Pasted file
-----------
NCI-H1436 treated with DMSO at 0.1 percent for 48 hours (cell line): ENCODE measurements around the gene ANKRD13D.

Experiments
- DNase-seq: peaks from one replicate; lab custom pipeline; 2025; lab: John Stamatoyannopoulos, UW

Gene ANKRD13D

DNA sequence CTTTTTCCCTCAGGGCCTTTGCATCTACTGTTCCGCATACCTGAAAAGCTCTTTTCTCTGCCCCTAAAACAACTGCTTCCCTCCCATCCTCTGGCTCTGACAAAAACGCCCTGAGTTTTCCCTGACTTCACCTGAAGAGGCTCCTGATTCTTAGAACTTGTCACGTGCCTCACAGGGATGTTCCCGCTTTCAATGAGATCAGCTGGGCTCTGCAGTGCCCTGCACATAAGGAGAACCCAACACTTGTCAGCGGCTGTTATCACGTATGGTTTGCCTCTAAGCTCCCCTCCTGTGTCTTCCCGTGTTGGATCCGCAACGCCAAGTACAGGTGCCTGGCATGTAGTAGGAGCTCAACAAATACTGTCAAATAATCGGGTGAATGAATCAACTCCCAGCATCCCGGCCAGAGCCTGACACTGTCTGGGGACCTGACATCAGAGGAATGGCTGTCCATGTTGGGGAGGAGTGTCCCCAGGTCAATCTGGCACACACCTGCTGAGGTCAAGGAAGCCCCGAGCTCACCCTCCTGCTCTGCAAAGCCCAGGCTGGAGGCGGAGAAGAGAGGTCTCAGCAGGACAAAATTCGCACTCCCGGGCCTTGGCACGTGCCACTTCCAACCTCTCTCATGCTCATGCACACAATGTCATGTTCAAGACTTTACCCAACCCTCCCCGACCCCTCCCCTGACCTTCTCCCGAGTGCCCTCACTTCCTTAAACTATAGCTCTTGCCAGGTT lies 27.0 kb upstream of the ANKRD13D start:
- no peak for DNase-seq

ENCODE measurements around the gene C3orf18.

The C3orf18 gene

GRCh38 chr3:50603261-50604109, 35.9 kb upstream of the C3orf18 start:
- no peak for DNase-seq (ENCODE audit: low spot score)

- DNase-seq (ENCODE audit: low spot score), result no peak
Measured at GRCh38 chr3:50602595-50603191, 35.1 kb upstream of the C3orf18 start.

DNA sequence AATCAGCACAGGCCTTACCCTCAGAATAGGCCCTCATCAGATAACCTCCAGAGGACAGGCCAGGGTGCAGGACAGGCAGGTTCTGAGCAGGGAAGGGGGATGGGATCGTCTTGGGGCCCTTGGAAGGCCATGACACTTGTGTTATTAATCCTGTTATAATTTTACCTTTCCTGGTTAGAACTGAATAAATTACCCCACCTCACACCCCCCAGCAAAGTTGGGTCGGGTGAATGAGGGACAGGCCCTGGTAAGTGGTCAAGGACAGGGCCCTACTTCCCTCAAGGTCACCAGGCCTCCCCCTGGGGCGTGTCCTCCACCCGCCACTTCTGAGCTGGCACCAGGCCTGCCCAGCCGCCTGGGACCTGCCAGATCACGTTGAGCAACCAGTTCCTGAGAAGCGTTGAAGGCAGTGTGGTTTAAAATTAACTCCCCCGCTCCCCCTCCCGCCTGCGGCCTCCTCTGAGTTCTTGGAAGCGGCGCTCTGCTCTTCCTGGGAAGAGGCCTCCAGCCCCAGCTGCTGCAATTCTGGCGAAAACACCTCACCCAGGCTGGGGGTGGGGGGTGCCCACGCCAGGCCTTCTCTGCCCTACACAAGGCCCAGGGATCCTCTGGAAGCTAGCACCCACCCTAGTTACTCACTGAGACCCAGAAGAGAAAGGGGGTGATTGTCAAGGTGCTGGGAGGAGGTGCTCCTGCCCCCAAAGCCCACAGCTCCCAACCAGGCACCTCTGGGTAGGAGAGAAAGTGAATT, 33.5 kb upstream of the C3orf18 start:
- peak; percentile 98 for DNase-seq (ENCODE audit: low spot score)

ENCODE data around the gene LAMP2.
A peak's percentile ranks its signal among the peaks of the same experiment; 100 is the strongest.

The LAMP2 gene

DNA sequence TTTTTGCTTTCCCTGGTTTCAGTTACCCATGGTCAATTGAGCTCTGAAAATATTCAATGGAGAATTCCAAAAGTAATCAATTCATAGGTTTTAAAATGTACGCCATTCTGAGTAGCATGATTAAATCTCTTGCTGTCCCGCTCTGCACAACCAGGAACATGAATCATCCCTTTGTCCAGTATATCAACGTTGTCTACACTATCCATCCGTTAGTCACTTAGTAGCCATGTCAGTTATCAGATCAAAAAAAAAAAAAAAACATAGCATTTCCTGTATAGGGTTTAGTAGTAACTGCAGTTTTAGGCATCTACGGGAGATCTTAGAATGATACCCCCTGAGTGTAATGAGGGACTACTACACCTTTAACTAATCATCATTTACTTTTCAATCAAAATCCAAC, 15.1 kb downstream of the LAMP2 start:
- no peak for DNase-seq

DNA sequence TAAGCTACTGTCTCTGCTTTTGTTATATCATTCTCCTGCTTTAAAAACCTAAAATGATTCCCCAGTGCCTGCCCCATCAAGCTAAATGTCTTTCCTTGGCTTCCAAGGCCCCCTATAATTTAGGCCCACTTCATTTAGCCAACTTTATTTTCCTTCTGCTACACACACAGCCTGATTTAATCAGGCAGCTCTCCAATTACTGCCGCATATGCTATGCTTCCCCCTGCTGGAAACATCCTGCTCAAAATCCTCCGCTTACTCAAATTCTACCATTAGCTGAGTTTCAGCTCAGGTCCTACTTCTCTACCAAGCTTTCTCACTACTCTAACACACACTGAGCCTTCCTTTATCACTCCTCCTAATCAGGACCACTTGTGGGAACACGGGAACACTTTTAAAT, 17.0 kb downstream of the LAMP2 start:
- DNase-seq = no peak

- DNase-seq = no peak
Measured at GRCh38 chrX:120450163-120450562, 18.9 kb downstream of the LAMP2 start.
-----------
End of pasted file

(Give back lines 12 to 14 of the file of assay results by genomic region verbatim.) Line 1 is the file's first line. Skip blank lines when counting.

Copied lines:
Measured at GRCh38 chr3:50602595-50603191, 35.1 kb upstream of the C3orf18 start.

DNA sequence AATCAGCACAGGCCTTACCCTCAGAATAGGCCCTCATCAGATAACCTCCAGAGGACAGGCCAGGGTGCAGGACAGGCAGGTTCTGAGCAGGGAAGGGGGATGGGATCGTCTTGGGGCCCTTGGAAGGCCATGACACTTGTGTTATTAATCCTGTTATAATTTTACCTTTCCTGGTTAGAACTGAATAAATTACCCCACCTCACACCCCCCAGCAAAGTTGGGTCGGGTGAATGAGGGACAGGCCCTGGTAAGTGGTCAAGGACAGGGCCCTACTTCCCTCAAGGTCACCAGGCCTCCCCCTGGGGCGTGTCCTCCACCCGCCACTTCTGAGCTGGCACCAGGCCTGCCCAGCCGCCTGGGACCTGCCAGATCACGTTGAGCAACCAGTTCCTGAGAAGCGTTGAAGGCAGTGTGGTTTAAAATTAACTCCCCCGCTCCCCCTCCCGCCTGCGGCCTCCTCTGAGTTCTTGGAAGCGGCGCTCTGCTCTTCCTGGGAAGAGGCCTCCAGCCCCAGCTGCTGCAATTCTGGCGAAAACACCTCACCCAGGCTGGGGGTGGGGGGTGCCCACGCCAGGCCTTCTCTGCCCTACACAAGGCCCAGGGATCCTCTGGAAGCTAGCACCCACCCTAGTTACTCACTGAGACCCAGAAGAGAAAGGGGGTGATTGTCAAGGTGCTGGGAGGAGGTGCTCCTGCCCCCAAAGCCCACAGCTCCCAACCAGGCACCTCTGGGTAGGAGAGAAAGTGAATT, 33.5 kb upstream of the C3orf18 start:
- peak; percentile 98 for DNase-seq (ENCODE audit: low spot score)